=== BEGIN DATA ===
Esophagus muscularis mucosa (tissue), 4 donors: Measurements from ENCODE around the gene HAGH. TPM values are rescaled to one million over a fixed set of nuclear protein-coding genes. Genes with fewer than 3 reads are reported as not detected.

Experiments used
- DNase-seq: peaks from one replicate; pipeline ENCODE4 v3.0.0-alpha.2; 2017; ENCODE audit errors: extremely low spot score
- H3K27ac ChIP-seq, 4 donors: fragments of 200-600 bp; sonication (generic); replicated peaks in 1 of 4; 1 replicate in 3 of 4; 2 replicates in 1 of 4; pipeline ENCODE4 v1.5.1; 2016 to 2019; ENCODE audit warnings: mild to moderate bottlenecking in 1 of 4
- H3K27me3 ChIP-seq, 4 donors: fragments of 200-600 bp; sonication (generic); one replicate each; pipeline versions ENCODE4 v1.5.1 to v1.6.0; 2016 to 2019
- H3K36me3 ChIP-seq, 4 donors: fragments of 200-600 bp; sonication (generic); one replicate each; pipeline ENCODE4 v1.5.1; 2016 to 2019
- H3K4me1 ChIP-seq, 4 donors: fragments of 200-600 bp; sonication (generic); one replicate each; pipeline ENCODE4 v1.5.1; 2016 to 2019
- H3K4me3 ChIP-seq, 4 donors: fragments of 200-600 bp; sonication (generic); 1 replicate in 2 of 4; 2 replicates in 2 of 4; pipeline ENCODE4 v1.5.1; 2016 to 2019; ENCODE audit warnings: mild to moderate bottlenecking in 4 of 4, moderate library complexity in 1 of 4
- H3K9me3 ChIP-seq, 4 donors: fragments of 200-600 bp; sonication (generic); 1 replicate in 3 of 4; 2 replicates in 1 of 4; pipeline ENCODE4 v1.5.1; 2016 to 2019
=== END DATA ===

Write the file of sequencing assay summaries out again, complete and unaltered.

Esophagus muscularis mucosa (tissue), 4 donors: Measurements from ENCODE around the gene HAGH. TPM values are rescaled to one million over a fixed set of nuclear protein-coding genes. Genes with fewer than 3 reads are reported as not detected.

Experiments used
- DNase-seq: peaks from one replicate; pipeline ENCODE4 v3.0.0-alpha.2; 2017; ENCODE audit errors: extremely low spot score
- H3K27ac ChIP-seq, 4 donors: fragments of 200-600 bp; sonication (generic); replicated peaks in 1 of 4; 1 replicate in 3 of 4; 2 replicates in 1 of 4; pipeline ENCODE4 v1.5.1; 2016 to 2019; ENCODE audit warnings: mild to moderate bottlenecking in 1 of 4
- H3K27me3 ChIP-seq, 4 donors: fragments of 200-600 bp; sonication (generic); one replicate each; pipeline versions ENCODE4 v1.5.1 to v1.6.0; 2016 to 2019
- H3K36me3 ChIP-seq, 4 donors: fragments of 200-600 bp; sonication (generic); one replicate each; pipeline ENCODE4 v1.5.1; 2016 to 2019
- H3K4me1 ChIP-seq, 4 donors: fragments of 200-600 bp; sonication (generic); one replicate each; pipeline ENCODE4 v1.5.1; 2016 to 2019
- H3K4me3 ChIP-seq, 4 donors: fragments of 200-600 bp; sonication (generic); 1 replicate in 2 of 4; 2 replicates in 2 of 4; pipeline ENCODE4 v1.5.1; 2016 to 2019; ENCODE audit warnings: mild to moderate bottlenecking in 4 of 4, moderate library complexity in 1 of 4
- H3K9me3 ChIP-seq, 4 donors: fragments of 200-600 bp; sonication (generic); 1 replicate in 3 of 4; 2 replicates in 1 of 4; pipeline ENCODE4 v1.5.1; 2016 to 2019